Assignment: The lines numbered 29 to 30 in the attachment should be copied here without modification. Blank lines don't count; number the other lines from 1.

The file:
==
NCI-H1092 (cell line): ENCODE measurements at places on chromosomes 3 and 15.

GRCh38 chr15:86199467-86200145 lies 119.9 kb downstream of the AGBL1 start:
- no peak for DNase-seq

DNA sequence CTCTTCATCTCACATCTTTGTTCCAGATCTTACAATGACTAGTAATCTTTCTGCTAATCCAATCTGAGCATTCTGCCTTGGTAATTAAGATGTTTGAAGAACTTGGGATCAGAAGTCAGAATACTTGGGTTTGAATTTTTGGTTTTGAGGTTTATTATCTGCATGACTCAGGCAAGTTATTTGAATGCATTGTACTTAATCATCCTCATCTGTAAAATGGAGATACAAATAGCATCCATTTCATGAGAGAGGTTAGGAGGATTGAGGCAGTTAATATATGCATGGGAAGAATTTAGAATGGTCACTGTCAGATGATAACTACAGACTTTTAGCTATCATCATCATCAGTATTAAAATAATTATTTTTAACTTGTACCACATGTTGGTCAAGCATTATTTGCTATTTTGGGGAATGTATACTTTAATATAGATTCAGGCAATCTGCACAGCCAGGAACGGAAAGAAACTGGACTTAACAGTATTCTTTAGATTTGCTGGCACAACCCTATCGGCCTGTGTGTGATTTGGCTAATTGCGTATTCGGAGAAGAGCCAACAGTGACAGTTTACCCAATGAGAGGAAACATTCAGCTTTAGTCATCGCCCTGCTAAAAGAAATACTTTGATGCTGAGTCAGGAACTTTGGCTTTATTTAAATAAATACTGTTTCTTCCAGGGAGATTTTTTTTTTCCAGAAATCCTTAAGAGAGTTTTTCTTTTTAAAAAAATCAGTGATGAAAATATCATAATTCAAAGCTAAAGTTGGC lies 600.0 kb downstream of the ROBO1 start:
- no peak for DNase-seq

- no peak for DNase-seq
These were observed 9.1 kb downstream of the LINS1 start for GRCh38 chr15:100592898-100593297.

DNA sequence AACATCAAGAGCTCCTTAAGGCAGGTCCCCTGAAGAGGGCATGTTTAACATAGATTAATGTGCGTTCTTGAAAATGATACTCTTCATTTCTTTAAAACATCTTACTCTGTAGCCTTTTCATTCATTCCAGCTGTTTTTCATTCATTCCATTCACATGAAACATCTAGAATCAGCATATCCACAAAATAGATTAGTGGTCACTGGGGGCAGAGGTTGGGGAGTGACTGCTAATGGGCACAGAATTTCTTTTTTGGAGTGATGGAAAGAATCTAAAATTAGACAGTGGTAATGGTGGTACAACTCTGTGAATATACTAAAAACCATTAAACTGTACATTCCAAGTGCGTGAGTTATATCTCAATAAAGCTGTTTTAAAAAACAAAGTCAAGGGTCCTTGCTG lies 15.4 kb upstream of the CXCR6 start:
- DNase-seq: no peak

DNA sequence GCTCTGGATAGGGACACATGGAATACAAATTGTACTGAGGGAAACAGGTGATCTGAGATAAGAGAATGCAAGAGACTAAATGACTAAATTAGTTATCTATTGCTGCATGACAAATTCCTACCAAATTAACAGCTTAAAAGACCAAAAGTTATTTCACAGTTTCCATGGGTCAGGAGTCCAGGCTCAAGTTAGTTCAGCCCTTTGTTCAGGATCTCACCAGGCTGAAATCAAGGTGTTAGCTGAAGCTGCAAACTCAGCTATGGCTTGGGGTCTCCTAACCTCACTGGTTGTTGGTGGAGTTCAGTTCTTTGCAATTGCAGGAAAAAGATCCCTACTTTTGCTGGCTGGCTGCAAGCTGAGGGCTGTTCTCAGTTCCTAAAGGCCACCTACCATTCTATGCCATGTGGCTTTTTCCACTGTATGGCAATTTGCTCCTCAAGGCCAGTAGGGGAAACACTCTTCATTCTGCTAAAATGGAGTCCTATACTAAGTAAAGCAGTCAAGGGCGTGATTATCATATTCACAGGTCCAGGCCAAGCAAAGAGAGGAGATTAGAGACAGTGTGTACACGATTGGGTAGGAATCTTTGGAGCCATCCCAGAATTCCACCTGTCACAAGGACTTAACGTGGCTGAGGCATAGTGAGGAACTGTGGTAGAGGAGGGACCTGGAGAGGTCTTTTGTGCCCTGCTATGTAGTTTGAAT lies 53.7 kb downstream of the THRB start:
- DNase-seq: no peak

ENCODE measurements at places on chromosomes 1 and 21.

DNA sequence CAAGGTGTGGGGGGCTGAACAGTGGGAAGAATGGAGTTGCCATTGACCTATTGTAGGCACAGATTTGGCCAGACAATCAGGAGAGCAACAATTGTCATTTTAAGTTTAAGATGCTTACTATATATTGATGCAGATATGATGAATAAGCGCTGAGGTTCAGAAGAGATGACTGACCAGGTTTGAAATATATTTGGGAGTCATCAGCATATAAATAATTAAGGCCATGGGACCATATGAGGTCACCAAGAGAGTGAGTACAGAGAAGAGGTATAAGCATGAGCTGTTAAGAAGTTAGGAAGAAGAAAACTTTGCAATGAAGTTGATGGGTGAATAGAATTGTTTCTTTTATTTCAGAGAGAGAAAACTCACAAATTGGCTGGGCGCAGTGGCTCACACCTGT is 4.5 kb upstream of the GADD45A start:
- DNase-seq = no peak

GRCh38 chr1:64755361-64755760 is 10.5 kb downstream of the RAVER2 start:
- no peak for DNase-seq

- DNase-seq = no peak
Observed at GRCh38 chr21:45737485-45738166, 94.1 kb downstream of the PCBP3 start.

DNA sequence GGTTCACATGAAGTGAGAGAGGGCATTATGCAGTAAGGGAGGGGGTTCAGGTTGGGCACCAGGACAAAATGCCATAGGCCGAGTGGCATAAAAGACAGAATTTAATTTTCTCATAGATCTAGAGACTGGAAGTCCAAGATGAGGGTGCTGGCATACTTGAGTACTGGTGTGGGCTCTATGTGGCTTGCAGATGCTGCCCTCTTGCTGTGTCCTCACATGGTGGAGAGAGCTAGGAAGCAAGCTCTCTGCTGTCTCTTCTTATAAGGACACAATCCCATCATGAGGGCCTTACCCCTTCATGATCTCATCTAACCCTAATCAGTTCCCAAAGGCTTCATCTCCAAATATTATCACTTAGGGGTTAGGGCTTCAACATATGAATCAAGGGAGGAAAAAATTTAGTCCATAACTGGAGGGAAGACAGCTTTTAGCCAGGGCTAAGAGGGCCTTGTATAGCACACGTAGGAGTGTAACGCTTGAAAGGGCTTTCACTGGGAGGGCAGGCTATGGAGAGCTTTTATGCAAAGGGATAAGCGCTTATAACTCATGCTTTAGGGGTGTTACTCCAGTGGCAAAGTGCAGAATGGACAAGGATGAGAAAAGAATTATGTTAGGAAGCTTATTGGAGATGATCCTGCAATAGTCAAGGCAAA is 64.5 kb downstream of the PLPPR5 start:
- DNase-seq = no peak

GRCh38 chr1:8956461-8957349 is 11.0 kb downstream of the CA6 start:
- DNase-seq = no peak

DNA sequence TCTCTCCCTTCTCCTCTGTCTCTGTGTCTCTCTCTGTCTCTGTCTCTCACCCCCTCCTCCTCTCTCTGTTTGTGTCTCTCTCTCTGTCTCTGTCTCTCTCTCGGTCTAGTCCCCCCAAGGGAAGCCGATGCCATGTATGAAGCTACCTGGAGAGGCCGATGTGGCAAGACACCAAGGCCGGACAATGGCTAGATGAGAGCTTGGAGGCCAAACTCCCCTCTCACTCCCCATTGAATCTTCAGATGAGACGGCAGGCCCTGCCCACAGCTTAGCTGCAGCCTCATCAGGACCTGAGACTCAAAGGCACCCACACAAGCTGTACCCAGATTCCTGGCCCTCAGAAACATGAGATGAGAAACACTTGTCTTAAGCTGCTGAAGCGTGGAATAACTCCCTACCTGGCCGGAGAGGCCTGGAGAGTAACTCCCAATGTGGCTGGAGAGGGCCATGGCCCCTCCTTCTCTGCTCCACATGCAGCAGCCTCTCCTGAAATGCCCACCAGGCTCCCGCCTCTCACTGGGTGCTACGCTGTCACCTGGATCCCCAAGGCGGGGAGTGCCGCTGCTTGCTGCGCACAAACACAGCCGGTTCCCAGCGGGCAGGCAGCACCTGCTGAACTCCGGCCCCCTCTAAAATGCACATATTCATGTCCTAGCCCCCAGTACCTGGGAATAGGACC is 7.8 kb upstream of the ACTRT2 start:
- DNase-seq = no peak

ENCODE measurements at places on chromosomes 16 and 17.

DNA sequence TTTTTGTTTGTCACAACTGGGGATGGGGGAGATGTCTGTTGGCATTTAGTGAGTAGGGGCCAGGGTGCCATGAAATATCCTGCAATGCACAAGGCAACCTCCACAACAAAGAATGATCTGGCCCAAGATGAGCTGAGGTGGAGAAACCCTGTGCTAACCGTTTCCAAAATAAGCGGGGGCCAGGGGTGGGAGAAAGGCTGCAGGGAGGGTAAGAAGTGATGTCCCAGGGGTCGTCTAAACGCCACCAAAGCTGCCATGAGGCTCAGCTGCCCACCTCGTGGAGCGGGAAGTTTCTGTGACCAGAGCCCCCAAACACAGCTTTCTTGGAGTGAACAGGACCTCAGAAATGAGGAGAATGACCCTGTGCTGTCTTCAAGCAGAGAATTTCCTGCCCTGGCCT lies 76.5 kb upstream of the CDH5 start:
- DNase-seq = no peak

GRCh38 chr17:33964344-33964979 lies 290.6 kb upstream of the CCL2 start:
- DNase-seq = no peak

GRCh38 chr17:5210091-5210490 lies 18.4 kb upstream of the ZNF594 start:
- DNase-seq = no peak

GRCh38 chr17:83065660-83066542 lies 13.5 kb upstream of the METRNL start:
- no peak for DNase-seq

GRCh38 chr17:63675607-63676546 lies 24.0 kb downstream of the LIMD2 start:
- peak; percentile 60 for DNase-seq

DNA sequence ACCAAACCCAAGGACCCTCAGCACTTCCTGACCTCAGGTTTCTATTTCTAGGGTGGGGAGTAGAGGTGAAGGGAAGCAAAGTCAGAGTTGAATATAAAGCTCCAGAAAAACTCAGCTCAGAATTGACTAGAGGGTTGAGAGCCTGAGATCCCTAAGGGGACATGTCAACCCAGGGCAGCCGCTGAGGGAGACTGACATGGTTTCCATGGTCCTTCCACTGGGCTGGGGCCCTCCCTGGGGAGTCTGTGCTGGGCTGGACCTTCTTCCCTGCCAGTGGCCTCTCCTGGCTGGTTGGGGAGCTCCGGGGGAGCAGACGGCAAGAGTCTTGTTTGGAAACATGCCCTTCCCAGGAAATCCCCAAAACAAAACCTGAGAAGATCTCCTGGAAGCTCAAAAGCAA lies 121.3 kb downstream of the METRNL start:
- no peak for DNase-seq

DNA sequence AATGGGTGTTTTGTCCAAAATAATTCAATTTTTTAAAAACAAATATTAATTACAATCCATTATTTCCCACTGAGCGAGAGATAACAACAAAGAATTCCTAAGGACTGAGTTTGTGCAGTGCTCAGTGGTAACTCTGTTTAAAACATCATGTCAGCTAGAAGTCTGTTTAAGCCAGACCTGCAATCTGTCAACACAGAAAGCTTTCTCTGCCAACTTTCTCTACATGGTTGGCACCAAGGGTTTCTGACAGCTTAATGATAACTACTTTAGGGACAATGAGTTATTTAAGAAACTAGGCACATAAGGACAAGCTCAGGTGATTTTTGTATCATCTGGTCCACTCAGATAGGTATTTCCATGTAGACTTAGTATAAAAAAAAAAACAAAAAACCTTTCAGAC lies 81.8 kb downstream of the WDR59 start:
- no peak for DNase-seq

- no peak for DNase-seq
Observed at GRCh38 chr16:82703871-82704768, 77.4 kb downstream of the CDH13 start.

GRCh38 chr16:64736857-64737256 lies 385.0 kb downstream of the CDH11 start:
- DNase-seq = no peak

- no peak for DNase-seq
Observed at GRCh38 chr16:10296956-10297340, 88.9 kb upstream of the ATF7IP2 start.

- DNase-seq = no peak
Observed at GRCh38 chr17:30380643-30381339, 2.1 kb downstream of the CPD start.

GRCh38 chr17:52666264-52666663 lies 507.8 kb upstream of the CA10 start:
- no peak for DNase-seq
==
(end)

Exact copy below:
- DNase-seq = no peak

GRCh38 chr17:5210091-5210490 lies 18.4 kb upstream of the ZNF594 start: